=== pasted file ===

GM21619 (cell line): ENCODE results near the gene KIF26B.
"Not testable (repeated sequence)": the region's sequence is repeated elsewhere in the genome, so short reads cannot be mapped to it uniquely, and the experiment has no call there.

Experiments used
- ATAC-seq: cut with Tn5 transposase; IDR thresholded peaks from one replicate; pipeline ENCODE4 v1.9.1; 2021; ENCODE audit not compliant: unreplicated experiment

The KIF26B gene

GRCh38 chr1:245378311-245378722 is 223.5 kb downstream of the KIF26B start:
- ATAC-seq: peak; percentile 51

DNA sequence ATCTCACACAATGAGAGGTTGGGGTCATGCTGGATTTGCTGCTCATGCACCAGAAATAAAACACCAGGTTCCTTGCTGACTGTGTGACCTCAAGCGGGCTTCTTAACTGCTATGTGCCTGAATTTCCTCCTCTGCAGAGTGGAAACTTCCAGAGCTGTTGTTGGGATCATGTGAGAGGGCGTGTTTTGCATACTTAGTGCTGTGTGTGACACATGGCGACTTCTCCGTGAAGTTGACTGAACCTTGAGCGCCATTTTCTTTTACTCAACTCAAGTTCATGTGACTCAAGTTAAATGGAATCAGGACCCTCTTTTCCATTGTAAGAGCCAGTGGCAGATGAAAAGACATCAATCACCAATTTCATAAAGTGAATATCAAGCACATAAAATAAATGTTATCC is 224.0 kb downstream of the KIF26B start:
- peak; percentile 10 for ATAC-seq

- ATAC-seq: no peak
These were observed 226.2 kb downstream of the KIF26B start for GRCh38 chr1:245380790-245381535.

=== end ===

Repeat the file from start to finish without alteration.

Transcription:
GM21619 (cell line): ENCODE results near the gene KIF26B.
"Not testable (repeated sequence)": the region's sequence is repeated elsewhere in the genome, so short reads cannot be mapped to it uniquely, and the experiment has no call there.

Experiments used
- ATAC-seq: cut with Tn5 transposase; IDR thresholded peaks from one replicate; pipeline ENCODE4 v1.9.1; 2021; ENCODE audit not compliant: unreplicated experiment

The KIF26B gene

GRCh38 chr1:245378311-245378722 is 223.5 kb downstream of the KIF26B start:
- ATAC-seq: peak; percentile 51

DNA sequence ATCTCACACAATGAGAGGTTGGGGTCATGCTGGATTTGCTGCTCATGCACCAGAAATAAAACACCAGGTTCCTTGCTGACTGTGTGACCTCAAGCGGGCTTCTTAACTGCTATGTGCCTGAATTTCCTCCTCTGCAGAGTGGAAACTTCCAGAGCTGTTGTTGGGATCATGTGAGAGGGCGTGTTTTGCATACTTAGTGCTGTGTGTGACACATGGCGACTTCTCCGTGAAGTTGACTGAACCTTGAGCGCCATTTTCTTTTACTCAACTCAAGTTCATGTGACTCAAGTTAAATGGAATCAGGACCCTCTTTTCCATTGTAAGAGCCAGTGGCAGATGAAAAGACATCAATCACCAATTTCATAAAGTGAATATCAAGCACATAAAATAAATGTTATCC is 224.0 kb downstream of the KIF26B start:
- peak; percentile 10 for ATAC-seq

- ATAC-seq: no peak
These were observed 226.2 kb downstream of the KIF26B start for GRCh38 chr1:245380790-245381535.